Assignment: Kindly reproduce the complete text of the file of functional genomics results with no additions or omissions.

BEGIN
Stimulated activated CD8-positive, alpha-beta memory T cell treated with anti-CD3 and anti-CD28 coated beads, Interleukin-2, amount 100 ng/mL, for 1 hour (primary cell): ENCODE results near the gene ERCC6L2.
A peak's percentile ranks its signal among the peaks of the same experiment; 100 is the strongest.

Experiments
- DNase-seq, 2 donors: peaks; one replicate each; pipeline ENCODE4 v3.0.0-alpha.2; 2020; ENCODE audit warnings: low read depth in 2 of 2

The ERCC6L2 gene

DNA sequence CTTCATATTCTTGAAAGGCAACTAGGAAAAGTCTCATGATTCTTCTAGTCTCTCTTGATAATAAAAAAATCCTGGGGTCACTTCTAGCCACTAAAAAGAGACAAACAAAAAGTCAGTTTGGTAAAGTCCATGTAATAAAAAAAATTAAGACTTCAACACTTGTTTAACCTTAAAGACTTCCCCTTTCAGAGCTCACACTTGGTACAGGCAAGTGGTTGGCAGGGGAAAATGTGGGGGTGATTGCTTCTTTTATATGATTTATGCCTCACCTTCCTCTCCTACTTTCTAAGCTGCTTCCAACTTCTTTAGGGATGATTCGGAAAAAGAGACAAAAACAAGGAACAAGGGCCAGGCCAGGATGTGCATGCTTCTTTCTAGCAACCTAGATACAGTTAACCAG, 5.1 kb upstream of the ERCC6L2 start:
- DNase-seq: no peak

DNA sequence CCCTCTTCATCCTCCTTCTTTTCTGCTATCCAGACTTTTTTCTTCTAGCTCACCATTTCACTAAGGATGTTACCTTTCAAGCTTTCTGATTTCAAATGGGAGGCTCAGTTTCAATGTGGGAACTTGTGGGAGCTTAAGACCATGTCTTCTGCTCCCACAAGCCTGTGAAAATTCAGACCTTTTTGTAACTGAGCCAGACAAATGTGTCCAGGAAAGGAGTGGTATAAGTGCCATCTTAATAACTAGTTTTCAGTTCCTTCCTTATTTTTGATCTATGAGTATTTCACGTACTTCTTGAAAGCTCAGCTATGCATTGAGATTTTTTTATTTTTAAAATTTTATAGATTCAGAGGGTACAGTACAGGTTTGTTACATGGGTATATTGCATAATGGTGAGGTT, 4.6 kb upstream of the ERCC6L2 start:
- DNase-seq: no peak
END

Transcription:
Stimulated activated CD8-positive, alpha-beta memory T cell treated with anti-CD3 and anti-CD28 coated beads, Interleukin-2, amount 100 ng/mL, for 1 hour (primary cell): ENCODE results near the gene ERCC6L2.
A peak's percentile ranks its signal among the peaks of the same experiment; 100 is the strongest.

Experiments
- DNase-seq, 2 donors: peaks; one replicate each; pipeline ENCODE4 v3.0.0-alpha.2; 2020; ENCODE audit warnings: low read depth in 2 of 2

The ERCC6L2 gene

DNA sequence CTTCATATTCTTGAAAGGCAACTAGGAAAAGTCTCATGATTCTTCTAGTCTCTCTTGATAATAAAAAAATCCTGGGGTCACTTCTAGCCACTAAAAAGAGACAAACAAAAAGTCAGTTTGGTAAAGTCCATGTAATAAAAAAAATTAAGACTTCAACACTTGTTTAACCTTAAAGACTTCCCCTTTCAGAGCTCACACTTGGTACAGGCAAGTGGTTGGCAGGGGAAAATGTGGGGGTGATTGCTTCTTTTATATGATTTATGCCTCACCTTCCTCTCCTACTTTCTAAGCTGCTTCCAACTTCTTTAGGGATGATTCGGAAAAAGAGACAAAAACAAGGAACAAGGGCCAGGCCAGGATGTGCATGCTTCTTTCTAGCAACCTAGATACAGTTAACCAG, 5.1 kb upstream of the ERCC6L2 start:
- DNase-seq: no peak

DNA sequence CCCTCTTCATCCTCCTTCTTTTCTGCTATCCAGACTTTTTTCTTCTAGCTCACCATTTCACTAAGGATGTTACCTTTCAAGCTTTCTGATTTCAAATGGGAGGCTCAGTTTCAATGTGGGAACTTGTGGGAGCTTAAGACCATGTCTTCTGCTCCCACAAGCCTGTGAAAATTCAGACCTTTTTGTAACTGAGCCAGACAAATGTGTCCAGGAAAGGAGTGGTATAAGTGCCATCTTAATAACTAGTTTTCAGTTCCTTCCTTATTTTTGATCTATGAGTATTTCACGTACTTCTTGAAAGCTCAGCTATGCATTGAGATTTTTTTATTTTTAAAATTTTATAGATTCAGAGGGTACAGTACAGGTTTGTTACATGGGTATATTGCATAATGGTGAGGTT, 4.6 kb upstream of the ERCC6L2 start:
- DNase-seq: no peak